The evolution in Tyler the Creator’s style is what has solidified his status as one of the best musicians of our time, and Wolf is where we first see his potential and ability flourish. Wolf is a personal, honest piece of work which moves through a broad medley of moods, all portrayed super accurately. As far as a first refined album goes, Wolf was a classic.
What separates Wolf from Tyler’s first two albums Bastard and Goblin is the quality of the musicality. Before Wolf, Tyler was known for his shock factor in lyricism and grungy, unmixed way with instrumentals; however, with this album he made it blatant that his talent exceeded our expectations of him.
The songs “Awkward” and “48” are two of eighteen examples that prove Tyler the Creator’s capability to produce music that can entice any age or gender effortlessly. Alongside his ability to compose instrumental music Tyler has successfully slipped in and out of genres with ease, which is seen throughout the album. Songs can be plucked at random and be used as examples, from “Slater” to “Answer” to “Pigs”.
However, what made Wolf such a stand out project among so many other concept albums is Tyler the Creator’s use of characters to explore different moods and thoughts; all played by himself and accompanied by Odd Future and friends. The interactions between ‘Sam’ and ‘Wolf’, the psychotherapist ‘Dr TC’ and the rest of Odd Future made the album as interesting as a book or a movie.
A consistent narrative ran through Tyler’s first three albums between himself and his conscience, allowing him to shatter any boundaries concerning the subjects he wanted to talk about, whether it was obsession (“IFHY”), anxiety (“Awkward”) or anger (“Pigs”). Giving himself characters is a genius way of wholly conveying a range of different feelings, making his music limitless.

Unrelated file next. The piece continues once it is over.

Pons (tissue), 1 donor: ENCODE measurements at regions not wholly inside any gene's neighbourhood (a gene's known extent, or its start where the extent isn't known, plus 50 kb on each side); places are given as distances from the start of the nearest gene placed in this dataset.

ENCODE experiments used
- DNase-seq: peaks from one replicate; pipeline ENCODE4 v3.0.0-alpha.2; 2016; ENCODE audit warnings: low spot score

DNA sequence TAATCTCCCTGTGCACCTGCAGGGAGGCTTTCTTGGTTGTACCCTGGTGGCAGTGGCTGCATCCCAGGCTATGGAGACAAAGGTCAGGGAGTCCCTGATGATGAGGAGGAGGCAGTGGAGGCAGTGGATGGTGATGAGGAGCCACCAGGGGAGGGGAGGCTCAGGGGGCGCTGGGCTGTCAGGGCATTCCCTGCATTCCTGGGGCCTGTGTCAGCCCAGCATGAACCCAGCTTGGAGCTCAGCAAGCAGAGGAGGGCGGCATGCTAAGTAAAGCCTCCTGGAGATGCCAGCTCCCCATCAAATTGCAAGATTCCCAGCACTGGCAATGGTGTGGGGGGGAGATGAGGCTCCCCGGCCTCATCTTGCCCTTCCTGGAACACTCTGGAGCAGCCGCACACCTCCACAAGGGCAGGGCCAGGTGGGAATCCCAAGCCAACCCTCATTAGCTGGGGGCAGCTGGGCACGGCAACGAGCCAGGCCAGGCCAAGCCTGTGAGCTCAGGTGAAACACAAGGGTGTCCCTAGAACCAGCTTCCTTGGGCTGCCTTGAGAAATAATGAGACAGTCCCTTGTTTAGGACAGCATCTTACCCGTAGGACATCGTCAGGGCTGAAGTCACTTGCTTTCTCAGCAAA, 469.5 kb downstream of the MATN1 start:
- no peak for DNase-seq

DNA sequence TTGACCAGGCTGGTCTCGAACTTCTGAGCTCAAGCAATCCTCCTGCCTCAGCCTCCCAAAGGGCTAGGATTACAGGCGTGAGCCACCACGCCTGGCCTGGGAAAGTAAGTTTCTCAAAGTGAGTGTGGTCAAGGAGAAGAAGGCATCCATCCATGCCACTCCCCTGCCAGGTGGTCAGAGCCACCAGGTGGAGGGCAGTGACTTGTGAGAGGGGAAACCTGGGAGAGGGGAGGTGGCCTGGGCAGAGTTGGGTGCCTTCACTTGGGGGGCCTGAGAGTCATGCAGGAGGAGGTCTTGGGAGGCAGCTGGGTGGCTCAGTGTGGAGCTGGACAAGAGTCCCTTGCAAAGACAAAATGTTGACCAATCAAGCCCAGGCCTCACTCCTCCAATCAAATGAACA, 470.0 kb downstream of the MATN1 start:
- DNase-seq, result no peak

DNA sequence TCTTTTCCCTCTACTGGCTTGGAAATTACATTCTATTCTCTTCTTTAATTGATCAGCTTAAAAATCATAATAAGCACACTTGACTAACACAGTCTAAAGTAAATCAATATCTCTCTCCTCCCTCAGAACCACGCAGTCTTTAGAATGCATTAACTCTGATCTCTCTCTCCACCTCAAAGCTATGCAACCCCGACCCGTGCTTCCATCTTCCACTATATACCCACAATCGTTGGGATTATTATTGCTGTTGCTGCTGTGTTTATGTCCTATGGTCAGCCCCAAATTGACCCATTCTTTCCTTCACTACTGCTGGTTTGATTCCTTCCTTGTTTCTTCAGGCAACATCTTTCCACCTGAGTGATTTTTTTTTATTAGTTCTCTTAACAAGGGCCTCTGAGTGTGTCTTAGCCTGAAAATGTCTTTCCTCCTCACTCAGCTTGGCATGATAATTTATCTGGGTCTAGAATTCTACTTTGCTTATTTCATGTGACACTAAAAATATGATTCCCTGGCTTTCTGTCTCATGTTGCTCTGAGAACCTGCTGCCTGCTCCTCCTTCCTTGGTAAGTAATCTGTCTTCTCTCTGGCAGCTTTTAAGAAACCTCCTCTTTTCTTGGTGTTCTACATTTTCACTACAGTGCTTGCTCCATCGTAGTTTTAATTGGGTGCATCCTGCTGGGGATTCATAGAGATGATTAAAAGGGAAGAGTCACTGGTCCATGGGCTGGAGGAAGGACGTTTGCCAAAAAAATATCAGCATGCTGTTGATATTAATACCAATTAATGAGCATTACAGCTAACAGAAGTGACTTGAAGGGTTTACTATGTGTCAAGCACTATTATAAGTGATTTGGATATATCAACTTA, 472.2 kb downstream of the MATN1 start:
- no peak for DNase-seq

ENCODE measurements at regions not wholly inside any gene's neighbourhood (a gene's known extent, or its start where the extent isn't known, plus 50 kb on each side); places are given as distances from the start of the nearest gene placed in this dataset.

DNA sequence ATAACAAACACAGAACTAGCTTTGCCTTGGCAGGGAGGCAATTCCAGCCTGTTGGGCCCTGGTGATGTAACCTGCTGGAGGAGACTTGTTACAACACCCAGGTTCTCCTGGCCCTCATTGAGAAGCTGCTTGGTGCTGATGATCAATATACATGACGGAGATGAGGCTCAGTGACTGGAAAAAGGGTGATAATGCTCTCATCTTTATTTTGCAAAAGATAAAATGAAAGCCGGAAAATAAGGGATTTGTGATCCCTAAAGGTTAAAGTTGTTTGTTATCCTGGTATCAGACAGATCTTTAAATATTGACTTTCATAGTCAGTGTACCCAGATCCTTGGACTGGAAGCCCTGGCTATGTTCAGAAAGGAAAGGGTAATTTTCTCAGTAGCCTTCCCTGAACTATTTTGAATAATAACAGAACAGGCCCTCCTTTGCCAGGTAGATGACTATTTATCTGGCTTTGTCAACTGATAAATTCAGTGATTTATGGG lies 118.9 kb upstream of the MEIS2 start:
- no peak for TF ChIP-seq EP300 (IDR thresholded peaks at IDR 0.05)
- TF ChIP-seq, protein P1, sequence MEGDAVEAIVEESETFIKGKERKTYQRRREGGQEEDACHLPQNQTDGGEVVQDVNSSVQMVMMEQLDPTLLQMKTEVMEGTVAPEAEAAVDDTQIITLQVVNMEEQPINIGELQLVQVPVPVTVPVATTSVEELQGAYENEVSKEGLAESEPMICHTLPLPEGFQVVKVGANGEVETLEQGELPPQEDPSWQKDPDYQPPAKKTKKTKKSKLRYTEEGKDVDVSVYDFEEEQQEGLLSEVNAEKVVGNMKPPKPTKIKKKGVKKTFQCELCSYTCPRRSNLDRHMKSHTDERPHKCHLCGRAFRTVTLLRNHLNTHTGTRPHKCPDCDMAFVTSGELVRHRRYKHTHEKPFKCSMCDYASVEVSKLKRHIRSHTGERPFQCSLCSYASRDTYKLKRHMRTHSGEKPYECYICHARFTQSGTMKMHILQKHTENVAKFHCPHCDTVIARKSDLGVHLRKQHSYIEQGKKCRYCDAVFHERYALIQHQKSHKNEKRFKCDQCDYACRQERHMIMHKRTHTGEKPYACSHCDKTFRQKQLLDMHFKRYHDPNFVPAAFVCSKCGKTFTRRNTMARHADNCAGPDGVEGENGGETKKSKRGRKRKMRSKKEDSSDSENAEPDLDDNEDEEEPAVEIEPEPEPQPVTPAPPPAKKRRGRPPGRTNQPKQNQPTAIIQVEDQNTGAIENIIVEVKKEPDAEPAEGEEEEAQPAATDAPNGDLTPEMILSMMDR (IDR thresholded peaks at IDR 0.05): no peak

Another noteworthy aspect of the album was the level of maturity Tyler showed, subject wise, instrumentally and lyrically. Unlike Goblin and Bastard, which were loosely put into the genre of horrorcore due to the numerous references to rape and murder, Wolf was focused more introspectively, looking at his loneliness, relationships with his friends and father, and the death of his grandmother.
The manner in which Tyler the Creator approached the third album in a trilogy of concept projects, that started so dark, made it feel complete; with the song “Answer” opening up about his take on growing up without a father, to “Lone” describing the passing on of his grandmother in depth and detail. Wolf opened the eyes of Tyler’s earlier fan base by being honest and intimate, a side that he hadn’t shown before.
The songs that personally stand out to me from the album would be “Slater”, “Bimmer” and the three-track combination from “Pigs” to “Rusty”. The production of “Slater” and “Bimmer” make them instant classics to me, the tracks are so in sync with Tyler’s lyricism it’s hard not to enjoy them through.
“Bimmer” is part of its own three track mix made up of “Party Isn’t Over” and “Campfire”, which could be the only point of the album which drags slightly, but the build-up to “Bimmer” is what makes it so special to me.
As for “Pigs”, “Parking Lot” and “Rusty”, as well as the striking production, they perfectly manifest into a climax in the story Tyler’s telling. The outro on “Parking Lot”, and start and end of “Rusty”, set the mood so clearly it feels like you’re watching scenes from a movie; Tyler’s choice of samples and sounds all serve their purposes and have ever since.
Tyler The Creator’s Wolf was released on April 2, 2013 via Odd Future Records purchase it on iTunes here, and stream it on Spotify below.
Words by Jackson dos Santos
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